In real life outside the dojo, it is easier to see the blatant hatred in people. It is not so easy to see it within ourselves. We have never seen our own face without a mirror, and the mirrors we often pick in life often reflect back whatever distortion we project. That is the same with hatred. It is often our own ignorance, fear that we project on others, and then get mad at them for it. I often see couples in counseling who pick someone who has the same or a complementary problem so that when it comes up they can blame the other person. When people have racist, sexist, or ageist beliefs and hatred where did it come from since there is no scientific reality basis for this irrational unintelligent hatred? For the most part, it is learned. Anything that we learn, we can unlearn and relearn.healing: (1) to make whole, (2) to restore to health, (3) to overcome, (4) mend, (5) to restore to original purity and integrity, (6) to return to a sound state
Perhaps that is what healing really is, seeing through our unconscious irrational unintelligent beliefs and finally transforming them? Perhaps we do not feel healed or whole because we have so many different beliefs that conflict and contradict each other?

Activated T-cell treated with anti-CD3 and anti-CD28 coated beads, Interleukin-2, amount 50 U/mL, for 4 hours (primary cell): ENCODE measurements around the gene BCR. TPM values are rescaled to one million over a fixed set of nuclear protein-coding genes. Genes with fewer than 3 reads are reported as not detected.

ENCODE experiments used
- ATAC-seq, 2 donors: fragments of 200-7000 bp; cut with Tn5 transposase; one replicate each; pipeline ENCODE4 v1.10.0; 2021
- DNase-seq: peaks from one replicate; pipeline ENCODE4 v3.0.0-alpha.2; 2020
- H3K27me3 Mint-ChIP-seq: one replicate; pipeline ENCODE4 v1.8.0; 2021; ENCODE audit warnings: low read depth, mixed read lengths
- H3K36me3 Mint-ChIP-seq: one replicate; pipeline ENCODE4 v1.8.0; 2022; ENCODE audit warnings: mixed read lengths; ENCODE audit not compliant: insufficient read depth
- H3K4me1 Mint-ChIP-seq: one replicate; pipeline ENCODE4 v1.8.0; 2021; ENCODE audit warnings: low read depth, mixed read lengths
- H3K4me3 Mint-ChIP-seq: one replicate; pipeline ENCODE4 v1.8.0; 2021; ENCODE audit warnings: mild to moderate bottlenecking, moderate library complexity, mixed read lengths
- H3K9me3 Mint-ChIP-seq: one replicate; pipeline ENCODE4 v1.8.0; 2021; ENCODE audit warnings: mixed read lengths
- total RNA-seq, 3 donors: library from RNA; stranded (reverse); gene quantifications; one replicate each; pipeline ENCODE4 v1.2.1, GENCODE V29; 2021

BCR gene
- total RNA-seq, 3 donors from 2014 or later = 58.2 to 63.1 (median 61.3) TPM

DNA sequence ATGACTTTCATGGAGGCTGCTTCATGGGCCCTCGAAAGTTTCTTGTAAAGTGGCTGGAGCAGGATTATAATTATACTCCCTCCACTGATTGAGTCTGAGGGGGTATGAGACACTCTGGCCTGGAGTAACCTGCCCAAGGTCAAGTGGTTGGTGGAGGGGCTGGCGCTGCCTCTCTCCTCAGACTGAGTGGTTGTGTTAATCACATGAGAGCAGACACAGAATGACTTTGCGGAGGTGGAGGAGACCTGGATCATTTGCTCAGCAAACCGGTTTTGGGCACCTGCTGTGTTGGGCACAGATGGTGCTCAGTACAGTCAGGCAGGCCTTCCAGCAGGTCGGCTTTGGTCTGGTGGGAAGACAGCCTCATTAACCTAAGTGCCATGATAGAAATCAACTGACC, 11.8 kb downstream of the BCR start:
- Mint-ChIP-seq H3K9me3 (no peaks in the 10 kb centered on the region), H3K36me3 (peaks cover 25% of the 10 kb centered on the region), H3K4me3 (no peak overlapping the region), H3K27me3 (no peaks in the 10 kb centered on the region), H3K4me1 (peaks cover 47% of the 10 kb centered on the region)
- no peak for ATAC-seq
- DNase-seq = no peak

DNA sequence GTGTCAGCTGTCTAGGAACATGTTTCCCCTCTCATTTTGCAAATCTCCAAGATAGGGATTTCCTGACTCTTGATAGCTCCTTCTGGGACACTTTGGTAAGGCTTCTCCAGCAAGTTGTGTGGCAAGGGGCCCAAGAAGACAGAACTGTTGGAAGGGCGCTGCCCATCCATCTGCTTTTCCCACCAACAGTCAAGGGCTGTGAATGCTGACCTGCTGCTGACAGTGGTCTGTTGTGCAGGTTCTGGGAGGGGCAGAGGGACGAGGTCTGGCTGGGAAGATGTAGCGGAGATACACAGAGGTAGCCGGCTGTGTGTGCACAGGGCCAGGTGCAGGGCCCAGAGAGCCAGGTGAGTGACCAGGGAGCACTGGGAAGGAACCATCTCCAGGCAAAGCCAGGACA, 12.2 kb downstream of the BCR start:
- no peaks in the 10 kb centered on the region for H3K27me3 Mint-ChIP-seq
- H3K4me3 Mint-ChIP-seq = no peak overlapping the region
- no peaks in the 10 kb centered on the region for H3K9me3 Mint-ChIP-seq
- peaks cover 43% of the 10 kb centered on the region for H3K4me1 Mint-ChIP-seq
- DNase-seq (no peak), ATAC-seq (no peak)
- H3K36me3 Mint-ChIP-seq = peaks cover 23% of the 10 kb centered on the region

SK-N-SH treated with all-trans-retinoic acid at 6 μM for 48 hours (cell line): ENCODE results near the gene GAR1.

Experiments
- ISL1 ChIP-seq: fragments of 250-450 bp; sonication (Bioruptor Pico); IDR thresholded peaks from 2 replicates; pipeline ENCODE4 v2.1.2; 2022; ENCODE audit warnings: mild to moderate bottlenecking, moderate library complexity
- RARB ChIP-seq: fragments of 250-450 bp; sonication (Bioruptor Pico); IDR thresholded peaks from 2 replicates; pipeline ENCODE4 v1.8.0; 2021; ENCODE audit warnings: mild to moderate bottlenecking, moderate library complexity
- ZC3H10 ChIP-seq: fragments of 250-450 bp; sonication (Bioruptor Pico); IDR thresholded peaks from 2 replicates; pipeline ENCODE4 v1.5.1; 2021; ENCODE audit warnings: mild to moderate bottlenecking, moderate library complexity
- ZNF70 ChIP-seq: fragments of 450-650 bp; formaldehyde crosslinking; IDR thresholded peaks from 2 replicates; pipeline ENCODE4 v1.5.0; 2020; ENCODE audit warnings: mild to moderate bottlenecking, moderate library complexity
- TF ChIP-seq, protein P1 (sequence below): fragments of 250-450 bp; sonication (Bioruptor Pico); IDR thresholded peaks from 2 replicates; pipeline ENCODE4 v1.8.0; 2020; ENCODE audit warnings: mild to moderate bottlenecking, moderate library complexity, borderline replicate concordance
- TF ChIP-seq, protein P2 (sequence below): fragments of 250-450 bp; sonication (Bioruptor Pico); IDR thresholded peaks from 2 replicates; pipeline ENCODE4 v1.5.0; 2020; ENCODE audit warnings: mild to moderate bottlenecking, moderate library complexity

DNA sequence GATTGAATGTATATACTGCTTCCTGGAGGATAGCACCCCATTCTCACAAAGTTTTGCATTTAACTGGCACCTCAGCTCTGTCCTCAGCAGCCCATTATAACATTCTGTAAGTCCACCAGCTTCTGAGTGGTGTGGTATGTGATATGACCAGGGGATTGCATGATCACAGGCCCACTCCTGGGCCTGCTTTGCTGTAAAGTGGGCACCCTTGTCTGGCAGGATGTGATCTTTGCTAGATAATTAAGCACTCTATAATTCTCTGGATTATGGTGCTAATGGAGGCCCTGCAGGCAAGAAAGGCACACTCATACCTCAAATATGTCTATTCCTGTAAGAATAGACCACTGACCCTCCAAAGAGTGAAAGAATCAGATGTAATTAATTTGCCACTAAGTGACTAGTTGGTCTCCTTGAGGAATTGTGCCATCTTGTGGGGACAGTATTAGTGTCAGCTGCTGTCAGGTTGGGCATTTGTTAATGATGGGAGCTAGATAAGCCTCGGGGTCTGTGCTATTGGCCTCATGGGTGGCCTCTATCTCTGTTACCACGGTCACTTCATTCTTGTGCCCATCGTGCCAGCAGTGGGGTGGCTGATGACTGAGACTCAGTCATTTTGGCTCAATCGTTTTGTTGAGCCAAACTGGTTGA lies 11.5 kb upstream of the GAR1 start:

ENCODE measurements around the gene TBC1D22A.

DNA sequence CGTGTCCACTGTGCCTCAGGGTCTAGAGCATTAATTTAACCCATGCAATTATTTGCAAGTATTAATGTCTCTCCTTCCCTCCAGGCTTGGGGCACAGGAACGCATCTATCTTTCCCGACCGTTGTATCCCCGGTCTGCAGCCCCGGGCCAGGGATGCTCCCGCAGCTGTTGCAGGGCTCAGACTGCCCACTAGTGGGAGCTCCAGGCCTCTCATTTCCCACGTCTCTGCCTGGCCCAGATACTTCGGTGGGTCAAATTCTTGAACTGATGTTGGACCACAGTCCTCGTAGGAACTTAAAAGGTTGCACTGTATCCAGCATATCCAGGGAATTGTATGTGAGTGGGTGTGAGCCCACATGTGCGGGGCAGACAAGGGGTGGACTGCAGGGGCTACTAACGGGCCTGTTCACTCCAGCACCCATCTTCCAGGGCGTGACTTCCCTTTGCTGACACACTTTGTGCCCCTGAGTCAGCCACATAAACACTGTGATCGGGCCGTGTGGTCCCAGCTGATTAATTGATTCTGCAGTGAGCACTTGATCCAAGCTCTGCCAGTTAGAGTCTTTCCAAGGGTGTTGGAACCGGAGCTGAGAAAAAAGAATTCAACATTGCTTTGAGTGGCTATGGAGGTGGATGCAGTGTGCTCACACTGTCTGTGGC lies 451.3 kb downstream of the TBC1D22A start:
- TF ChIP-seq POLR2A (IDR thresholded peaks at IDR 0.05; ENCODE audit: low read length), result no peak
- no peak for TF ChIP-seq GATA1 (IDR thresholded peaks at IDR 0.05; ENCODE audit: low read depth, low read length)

There are many words that we use to label the need for healing. Perhaps we think that others are broken, stuck, wounded, empty, sick, lost, etc., etc., etc. Perhaps we can see that we perceive them this way because we see ourselves the same way. Maybe we are none of these. Maybe we are just human. The human condition is certainly less than consistent and congruent. Maybe we only see ourselves (and others) in these negative terms. We do tend to perceive and relate to each other by our internal descriptions of them. We also relate to them through our own description of ourselves. What if we are all already healed and whole, but we do not know it.

In the dojo and on the mat, we are told to move from our one point (center or hara) and to move the whole body. Yet most of us have everything pointing in different directions. Our toes are pointed in one direction, our knees in another, our hips in yet another, our shoulders in another still, our eyes are looking to the ceiling for answers, and our left hand does not know what the right is doing. The body is connected, but not aligned. Without this structural alignment of everything pointed in one direction, there can be no real ground path or power. Slow mindful practice can help us find wholeness in our practice. Once we find wholeness in ourselves, we can connect and find wholeness in our relationship with our training partner.